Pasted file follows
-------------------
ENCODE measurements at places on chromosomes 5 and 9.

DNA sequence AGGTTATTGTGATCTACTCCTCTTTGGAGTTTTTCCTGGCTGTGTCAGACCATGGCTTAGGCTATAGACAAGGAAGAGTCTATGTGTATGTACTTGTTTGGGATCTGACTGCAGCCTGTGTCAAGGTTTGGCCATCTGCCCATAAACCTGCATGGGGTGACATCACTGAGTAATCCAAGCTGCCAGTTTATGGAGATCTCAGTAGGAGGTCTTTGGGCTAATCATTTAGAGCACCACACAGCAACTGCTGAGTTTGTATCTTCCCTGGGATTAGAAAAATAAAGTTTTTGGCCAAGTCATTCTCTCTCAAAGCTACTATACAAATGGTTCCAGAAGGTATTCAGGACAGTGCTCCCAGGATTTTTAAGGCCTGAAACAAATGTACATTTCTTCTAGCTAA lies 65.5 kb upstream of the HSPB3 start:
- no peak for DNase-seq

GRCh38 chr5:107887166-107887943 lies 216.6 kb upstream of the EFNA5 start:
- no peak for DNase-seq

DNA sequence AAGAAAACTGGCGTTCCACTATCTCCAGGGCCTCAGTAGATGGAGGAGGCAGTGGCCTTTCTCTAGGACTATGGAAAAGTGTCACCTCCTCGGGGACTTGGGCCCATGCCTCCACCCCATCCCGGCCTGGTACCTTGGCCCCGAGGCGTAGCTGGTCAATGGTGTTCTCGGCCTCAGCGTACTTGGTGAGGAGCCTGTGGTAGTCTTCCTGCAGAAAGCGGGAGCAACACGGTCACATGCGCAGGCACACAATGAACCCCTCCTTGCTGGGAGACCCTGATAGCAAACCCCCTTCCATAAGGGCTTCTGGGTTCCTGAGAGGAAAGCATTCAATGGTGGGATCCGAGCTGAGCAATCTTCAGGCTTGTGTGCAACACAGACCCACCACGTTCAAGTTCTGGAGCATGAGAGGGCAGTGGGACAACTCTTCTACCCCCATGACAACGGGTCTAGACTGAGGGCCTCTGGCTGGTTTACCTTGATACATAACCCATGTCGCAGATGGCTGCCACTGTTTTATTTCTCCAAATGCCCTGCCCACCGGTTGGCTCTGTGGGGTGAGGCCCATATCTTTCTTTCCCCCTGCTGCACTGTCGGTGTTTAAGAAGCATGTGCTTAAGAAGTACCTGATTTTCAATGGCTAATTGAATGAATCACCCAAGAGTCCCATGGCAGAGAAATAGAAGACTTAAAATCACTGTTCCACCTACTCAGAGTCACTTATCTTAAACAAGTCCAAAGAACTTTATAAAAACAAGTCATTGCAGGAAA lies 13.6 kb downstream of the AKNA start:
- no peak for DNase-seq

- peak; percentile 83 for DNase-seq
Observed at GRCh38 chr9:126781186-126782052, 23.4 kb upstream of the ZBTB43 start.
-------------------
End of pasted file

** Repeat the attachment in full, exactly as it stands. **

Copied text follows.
ENCODE measurements at places on chromosomes 5 and 9.

DNA sequence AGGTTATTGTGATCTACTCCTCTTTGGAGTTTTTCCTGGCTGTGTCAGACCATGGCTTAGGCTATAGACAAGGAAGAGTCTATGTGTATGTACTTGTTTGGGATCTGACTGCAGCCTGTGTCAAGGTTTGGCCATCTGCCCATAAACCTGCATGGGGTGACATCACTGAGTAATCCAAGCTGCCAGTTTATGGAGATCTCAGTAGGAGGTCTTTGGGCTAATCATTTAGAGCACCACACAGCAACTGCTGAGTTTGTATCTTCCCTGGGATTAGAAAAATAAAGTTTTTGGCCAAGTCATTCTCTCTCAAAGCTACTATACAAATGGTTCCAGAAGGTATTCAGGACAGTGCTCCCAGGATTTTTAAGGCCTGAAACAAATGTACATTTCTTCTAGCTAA lies 65.5 kb upstream of the HSPB3 start:
- no peak for DNase-seq

GRCh38 chr5:107887166-107887943 lies 216.6 kb upstream of the EFNA5 start:
- no peak for DNase-seq

DNA sequence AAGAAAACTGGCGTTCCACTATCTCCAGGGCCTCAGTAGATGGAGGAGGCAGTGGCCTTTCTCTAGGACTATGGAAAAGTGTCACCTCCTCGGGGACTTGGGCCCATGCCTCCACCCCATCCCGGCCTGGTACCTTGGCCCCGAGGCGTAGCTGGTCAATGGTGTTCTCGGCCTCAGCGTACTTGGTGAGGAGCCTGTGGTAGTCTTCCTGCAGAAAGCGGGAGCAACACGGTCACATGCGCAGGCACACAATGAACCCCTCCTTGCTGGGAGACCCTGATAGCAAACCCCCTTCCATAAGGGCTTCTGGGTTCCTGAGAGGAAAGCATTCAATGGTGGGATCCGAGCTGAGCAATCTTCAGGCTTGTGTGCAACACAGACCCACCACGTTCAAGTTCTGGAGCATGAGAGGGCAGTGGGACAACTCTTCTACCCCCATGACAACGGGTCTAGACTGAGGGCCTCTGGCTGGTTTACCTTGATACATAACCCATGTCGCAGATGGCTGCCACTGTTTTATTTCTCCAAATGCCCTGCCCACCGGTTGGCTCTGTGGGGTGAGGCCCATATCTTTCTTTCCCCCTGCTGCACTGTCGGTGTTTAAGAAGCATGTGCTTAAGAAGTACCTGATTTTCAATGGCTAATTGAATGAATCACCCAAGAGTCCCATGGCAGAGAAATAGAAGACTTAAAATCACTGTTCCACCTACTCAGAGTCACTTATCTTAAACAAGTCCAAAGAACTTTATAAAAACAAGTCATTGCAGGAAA lies 13.6 kb downstream of the AKNA start:
- no peak for DNase-seq

- peak; percentile 83 for DNase-seq
Observed at GRCh38 chr9:126781186-126782052, 23.4 kb upstream of the ZBTB43 start.